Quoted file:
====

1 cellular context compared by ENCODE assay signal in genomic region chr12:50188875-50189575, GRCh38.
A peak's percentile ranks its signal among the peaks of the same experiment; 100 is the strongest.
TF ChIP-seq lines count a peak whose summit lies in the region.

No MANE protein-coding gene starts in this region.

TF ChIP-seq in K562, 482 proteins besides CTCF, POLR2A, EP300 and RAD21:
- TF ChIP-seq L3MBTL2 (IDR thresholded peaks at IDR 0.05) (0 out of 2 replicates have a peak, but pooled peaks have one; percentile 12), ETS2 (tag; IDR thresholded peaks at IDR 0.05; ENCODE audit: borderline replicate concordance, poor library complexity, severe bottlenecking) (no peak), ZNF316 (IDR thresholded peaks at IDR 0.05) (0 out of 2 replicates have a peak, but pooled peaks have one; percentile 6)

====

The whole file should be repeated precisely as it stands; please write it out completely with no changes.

1 cellular context compared by ENCODE assay signal in genomic region chr12:50188875-50189575, GRCh38.
A peak's percentile ranks its signal among the peaks of the same experiment; 100 is the strongest.
TF ChIP-seq lines count a peak whose summit lies in the region.

No MANE protein-coding gene starts in this region.

TF ChIP-seq in K562, 482 proteins besides CTCF, POLR2A, EP300 and RAD21:
- TF ChIP-seq L3MBTL2 (IDR thresholded peaks at IDR 0.05) (0 out of 2 replicates have a peak, but pooled peaks have one; percentile 12), ETS2 (tag; IDR thresholded peaks at IDR 0.05; ENCODE audit: borderline replicate concordance, poor library complexity, severe bottlenecking) (no peak), ZNF316 (IDR thresholded peaks at IDR 0.05) (0 out of 2 replicates have a peak, but pooled peaks have one; percentile 6)